The argument goes that St Mark was the first to write his gospel because his gospel is the shortest (if you ask how that necessarily follows, you are met with a blank stare; higher critics would fail logic classes). Mark used some non-existent Q tradition to write his gospel (if you ask the critic to demonstrate evidence of Q, you are met with a blank stare). Other gospel writers felt that Mark left out stuff, so they “added” to his gospel (Matthew and Luke; all sides agree that John did write much later and in a different vein–that’s not a controversial point).
Against their wishes, the higher critics agree that St Paul probably wrote his work (but they deny that St Paul wrote Ephesians and Colossians, since those have a high Christology; again these are mere assertions). Following above, and in response to the higher critics, I observe:
- The critics are actually correct in that there is a body of tradition from which the gospels came. However, and here is the key difference, this body of tradition I take to be proof of the divine truth of the gospels. This gives the church a strong, historical, unbroken link from apostle to liturgy to written word to canon. How did the church function and pass down the faith in the absence of a “New Testament canon” or even a complete New Testament? They did so, as St Paul repeatedly says, by handing down the tradition.
- It is possible to have a strong view of the faith without apostolic succession, but it is difficult. Because without apostolic succession and the handing down of the tradition/faith, the Christian must honestly face up to the claims of the critics: “so, how do you know the faith wasn’t tampered with?” In fact, one of the claims of sola scriptura against tradition backfires: many advocates of SS say that handing down tradition can’t be faithful because the content of a message is tampered with through each transmission of the messages (remember the old game where 20 people stand in a line and each one whispers the “same” content to the next person, only to find at the end that the content was radically changed?). In this case, since even the SS grants that the first writings of the New Testament weren’t extant until at least a decade after Christ, and even when they weren’t extant, they weren’t universal until many, many years later, the advocate of SS must admit that word of mouth transmission was inevitable.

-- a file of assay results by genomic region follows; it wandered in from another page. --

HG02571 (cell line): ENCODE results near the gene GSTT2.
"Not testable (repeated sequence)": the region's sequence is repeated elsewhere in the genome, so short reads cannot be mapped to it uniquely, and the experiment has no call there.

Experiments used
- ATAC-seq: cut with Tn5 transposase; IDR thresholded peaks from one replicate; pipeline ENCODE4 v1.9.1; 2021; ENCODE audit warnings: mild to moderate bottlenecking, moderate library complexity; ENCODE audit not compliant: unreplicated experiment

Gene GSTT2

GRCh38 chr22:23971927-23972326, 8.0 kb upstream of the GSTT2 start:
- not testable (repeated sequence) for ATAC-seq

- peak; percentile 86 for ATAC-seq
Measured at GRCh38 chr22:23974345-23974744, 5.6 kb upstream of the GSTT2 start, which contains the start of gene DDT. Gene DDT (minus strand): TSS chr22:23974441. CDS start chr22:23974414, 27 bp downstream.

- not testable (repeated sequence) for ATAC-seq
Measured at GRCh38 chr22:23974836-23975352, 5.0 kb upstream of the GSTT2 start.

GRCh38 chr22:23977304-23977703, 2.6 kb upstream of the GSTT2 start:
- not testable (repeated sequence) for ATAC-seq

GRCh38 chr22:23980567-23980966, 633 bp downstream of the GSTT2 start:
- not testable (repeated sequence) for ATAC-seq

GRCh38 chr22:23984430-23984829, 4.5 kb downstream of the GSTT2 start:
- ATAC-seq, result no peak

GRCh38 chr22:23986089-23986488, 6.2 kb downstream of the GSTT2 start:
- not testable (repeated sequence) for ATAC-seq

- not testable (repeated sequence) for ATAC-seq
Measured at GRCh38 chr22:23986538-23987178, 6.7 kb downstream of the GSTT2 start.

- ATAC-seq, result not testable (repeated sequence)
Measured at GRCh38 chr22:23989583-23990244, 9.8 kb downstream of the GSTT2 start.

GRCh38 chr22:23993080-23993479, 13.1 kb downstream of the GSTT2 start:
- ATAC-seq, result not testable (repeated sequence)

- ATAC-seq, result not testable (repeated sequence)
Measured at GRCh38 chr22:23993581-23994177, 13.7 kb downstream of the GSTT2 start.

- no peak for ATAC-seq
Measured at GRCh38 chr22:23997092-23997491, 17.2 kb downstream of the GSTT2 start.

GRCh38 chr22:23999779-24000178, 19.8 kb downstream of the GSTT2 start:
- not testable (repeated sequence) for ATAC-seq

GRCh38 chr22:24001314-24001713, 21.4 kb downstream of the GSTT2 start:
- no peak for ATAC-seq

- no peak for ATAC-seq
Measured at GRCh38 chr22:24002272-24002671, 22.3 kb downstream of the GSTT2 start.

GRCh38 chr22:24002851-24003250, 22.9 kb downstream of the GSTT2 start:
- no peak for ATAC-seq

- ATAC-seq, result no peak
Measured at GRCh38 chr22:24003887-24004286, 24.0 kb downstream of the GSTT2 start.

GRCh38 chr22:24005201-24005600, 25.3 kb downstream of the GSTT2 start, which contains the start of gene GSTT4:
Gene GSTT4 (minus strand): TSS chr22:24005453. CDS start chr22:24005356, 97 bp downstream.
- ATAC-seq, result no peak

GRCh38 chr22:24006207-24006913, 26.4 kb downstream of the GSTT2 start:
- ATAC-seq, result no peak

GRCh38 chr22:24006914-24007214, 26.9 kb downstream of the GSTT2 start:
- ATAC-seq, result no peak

Granting that, how do you know that wasn’t tampered with? They will likely say, “The Holy Spirit preserved it.” To which I respond, “Touche!” That’s precisely the argument for apostolic succession. Except that you don’t have a physical historical link to the apostles. This doesn’t logically prove apostolic succession, but it is a tremendous psychological argument for it.
- Even granting and early date for the completion of the canon (AD 70), some post-apostolic writings actually predated the final apostolic writings (see The Didache). Granting a late date for the completion of the canon, which most scholars do, quite a few writings predate the Revelation of St John (see the writings of Clement).